I have a program running in python. It samples the demodulated FM output from an SDR. When there is no transmission, the input to the program is completely static.

How can I go about squelching the audio in a way like CSQ on a radio?

Here is what I have so far:

                    if tx_chan == 100:
                    if debug == True:
                        print('%s:%s '%(tx_chan,sqelch_count))
                    #Figure out if a chunk is recordable
                    if CTCSS != 'CSQ':
                        CTCSS = int(float(CTCSS))
                        for peak in peakutils.indexes(abs(np.fft.rfft(amplitude)),thres=0.2):
                            freq = (np.fft.rfftfreq(len(amplitude))*26666.66)[peak]
                            if int(freq) in range(CTCSS-2,CTCSS+2):
                                is_good = True
                                curr_ctcss = freq
                                if sqelch_count == 0 and HighCount > 10:
                                    is_good = True
                                    curr_ctcss = 'CSQ Overide; Squelch Count: %s'%sqelch_count
                                if sqelch_count == 0:
                                    is_good = True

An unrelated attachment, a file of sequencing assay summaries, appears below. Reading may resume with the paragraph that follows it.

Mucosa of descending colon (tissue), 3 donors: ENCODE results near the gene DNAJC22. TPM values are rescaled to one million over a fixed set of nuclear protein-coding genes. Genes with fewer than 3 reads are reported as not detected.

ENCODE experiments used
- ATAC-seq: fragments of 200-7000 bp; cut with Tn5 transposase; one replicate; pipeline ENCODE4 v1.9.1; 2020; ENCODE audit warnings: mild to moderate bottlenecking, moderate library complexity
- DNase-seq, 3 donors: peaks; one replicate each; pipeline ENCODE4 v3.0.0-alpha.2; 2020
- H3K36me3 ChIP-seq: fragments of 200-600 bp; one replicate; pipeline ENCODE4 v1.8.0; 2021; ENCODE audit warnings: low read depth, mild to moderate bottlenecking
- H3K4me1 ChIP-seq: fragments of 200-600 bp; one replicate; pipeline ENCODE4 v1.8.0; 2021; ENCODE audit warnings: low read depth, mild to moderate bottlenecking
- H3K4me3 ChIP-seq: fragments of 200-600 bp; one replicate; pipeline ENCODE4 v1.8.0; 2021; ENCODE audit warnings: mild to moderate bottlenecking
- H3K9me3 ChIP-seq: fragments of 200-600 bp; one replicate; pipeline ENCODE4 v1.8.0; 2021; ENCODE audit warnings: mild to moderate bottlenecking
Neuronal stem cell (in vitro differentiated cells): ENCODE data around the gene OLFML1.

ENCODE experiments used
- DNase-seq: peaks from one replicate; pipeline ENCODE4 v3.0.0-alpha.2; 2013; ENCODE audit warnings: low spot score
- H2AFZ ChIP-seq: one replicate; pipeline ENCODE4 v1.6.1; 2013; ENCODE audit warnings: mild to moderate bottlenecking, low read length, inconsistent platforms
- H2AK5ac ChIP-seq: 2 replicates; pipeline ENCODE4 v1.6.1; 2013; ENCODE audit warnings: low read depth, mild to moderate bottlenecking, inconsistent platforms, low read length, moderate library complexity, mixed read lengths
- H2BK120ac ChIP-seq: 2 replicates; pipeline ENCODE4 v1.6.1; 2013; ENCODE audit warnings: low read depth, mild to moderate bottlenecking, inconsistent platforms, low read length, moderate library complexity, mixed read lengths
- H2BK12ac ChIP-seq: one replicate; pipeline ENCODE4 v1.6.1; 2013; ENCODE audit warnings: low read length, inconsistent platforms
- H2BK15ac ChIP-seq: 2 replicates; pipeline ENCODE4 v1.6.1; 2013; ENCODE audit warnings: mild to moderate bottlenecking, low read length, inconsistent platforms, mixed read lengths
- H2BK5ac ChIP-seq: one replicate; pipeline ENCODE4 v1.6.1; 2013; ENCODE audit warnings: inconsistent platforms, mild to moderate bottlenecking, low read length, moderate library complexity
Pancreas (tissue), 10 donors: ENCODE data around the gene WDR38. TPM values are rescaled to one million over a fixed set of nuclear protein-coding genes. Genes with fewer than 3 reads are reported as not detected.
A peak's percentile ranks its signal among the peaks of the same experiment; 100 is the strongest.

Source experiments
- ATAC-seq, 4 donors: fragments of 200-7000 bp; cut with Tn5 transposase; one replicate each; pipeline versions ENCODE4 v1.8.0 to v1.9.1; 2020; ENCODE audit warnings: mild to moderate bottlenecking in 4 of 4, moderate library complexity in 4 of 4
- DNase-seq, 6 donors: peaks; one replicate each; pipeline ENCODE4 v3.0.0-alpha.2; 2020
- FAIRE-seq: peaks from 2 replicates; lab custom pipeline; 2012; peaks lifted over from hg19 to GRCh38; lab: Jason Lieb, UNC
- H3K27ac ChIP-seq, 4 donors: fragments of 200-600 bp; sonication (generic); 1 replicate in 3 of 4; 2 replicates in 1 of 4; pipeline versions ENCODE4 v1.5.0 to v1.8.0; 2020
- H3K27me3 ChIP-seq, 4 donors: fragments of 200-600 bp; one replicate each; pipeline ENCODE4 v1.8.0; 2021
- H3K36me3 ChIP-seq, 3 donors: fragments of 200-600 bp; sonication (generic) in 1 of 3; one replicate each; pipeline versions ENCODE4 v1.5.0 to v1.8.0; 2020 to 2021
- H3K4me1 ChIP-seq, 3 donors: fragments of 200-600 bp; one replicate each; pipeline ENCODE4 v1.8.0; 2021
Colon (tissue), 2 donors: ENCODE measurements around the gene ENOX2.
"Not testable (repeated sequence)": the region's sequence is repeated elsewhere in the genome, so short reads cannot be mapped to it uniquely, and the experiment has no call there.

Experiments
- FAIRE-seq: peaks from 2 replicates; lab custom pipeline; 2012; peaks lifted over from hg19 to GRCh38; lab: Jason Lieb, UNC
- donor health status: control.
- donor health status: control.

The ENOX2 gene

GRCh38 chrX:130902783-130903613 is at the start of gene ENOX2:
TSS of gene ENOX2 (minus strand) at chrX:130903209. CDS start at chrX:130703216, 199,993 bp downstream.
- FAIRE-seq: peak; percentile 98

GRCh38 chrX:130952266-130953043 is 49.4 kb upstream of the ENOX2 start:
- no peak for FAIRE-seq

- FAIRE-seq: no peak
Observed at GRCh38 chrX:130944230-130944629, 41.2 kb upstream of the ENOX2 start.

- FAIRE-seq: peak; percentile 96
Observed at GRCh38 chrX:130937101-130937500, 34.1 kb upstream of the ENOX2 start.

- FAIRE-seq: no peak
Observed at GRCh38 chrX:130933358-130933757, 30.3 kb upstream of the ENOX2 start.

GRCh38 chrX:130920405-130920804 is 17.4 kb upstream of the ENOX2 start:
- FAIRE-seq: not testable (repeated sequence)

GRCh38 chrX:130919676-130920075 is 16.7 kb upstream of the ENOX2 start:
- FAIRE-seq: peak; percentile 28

curr_ctcss = 'CSQ Overide; Squelch Count: %s'%sqelch_count
                                    is_good = False
                                    curr_ctcss = 'CSQ & CTCSS Fail; Squelch Count: %s; CTCSS: %s'%(sqelch_count,freq)
                            if freq > 255:
                        if is_good == False and total_count == 0 and sqelch_count == 0:
                            is_good == True```

You'd avoid having this problem by detecting whether FM is present before demodulating it.

The reason is simple: FM demodulation throws away a lot of the info that's still in the RF signal – most prominently, the actual received power – and that info is what you'd want to use to squelch.

That can (unless there's other types of transmissions than audio FM going on on the same channels) simply be done via power detection. There's other, elegant, methods working on the radio signal, but many of them depend on the way you demodulate FM.

If you're really stuck with doing it on the audio side: The output of FM-demodulating radio noise only doesn't have the same statistical properties as audio. Sadly, it mostly depends on the type of demodulation you do, again, but what should work relatively OK would be something like estimating the variance of your signal in multiple subbands. If you've got a similar variance all over the bands, that would be unusual for speech. Music, however, might still be caught with that, so be a bit careful.

TL;DR: Do the presence detection on the radio signal, not the demodulated audio.


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